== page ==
Abstract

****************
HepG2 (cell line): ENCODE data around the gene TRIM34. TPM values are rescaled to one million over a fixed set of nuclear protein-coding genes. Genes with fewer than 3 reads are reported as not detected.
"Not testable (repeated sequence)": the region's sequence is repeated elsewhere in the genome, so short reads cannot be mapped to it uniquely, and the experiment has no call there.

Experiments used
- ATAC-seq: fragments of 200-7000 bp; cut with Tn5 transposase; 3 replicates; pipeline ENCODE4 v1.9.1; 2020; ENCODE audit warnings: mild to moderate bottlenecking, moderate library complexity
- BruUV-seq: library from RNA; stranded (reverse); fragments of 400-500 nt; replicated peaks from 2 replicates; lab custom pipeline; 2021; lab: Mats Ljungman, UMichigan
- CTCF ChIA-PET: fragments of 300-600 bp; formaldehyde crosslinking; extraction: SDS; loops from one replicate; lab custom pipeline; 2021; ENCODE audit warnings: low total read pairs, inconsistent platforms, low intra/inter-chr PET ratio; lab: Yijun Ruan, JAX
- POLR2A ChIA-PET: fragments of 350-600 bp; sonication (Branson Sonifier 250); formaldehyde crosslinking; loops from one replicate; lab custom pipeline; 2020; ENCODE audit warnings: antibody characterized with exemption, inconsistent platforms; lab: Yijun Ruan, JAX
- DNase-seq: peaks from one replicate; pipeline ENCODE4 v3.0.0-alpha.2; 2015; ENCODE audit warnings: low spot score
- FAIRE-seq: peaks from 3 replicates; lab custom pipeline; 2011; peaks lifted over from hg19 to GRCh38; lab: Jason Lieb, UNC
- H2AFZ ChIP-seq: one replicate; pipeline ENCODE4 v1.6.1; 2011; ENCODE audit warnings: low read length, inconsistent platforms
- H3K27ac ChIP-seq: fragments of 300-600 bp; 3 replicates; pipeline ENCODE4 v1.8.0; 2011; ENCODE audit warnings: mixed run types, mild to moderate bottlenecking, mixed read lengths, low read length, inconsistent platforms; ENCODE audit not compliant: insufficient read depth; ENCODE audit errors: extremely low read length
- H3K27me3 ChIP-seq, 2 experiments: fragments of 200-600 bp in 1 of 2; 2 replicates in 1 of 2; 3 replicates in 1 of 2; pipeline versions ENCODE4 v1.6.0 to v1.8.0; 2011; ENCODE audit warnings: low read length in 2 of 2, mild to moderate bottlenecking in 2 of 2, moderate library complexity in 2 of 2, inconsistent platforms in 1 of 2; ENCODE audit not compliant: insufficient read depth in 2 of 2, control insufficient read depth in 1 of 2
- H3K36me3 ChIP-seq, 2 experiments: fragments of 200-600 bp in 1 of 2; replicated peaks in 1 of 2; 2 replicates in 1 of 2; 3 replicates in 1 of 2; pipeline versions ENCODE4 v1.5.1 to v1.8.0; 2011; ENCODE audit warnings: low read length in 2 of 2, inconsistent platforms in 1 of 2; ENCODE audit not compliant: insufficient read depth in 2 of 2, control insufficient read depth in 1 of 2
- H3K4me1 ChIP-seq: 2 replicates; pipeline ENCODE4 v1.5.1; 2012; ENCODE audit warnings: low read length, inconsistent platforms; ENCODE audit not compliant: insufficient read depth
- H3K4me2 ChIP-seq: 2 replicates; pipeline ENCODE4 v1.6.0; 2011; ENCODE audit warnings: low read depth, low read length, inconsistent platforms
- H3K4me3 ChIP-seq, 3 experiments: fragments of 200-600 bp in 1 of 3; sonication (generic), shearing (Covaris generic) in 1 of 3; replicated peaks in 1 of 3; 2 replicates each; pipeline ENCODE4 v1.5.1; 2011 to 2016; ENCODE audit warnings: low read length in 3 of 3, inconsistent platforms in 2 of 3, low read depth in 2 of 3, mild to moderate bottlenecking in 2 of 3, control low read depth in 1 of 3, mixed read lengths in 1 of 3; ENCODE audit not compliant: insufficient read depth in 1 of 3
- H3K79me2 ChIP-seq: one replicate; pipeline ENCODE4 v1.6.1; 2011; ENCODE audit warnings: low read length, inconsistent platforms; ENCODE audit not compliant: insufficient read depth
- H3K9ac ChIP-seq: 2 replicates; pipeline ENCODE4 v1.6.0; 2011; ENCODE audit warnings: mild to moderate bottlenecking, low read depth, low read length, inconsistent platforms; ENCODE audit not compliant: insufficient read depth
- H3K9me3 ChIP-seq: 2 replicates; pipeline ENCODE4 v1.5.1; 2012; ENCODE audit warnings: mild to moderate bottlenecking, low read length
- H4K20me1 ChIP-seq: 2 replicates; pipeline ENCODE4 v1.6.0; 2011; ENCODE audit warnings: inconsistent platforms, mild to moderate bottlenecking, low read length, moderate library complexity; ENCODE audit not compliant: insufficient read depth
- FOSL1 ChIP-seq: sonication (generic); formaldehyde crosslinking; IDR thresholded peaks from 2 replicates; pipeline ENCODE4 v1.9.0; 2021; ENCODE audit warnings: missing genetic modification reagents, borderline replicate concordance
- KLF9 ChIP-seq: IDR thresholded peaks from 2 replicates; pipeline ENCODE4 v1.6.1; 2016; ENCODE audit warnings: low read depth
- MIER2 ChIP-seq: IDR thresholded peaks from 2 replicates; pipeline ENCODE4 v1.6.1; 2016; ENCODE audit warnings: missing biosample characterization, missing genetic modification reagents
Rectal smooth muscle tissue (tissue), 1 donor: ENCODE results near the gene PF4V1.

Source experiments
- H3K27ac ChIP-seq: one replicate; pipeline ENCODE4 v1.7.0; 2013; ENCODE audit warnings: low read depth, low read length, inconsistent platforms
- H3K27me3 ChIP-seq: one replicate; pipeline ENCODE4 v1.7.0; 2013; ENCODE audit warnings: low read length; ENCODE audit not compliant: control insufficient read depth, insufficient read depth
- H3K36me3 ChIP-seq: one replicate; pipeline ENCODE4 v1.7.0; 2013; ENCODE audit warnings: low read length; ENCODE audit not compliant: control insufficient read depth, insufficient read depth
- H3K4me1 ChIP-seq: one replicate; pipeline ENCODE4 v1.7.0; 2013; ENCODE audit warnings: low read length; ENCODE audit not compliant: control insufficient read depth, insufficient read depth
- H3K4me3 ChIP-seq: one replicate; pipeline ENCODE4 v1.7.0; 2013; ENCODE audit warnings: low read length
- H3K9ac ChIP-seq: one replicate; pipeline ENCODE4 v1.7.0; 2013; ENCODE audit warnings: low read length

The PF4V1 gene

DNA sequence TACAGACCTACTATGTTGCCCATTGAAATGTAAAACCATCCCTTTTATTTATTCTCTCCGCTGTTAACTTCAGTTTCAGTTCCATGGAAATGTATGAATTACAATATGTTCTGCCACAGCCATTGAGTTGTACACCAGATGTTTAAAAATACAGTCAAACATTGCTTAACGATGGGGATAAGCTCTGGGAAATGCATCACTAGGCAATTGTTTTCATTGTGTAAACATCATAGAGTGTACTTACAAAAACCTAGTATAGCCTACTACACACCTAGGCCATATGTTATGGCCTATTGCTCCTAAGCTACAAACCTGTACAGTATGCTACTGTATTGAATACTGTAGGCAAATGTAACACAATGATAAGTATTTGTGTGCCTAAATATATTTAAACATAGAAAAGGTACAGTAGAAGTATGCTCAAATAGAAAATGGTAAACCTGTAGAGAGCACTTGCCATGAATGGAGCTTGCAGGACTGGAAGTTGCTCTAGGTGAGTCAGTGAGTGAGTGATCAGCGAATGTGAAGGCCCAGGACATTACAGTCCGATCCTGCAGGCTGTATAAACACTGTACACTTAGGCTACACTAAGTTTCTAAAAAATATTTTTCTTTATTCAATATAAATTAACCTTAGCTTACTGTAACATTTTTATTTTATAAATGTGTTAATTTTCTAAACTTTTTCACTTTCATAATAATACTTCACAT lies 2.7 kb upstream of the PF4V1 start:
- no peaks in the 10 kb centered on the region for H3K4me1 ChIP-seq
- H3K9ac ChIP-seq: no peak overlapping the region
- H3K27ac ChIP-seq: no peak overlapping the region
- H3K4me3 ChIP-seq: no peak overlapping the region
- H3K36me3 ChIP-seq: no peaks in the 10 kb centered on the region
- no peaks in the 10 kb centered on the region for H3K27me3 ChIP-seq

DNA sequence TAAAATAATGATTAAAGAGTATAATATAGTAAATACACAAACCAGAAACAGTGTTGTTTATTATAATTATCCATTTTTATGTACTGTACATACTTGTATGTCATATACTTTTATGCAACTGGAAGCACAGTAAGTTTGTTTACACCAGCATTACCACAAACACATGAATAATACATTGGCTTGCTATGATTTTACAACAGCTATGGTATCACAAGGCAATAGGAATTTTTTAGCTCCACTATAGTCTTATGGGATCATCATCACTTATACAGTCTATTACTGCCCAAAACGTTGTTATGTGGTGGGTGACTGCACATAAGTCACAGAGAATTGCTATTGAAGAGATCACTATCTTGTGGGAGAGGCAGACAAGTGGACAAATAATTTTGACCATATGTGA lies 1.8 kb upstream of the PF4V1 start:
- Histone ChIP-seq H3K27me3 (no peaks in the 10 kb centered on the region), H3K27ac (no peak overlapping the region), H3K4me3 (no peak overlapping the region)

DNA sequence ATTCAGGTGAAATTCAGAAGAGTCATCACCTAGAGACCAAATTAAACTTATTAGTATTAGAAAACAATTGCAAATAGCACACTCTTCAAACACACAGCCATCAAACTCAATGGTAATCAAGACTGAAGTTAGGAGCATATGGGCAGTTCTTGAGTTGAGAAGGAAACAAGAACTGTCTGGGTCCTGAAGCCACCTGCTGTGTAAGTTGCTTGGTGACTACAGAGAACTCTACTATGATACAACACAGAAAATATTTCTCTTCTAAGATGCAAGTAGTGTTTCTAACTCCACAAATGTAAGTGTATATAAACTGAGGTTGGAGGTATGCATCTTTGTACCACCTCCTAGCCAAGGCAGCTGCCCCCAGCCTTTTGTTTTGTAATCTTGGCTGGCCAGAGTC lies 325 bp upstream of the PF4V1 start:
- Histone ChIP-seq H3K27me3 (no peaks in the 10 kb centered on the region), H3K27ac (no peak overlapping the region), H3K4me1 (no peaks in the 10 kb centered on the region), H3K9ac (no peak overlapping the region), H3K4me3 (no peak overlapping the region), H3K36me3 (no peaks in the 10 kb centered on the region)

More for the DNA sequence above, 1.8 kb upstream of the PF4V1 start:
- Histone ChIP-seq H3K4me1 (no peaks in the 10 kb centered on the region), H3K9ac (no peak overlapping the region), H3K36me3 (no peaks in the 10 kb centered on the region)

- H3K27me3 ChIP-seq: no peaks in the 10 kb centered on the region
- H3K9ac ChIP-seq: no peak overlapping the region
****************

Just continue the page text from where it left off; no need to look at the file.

In this article we develop and test a multi-level theory of the sources of self-control among adolescents. We argue that neighborhoods are an important structural source of self-control. We test this idea using data from the National Longitudinal Study of Adolescent Health (n = 9,171). Results from a multilevel structural equation model indicate that neighborhood disadvantage is a significant predictor of adolescent self-control, controlling for demographics, family characteristics, and social integration. Implications for future research on the role of neighborhood context in the development of self-control among youth are discussed. In addition, we discuss the implications for policy of multilevel theorizing.

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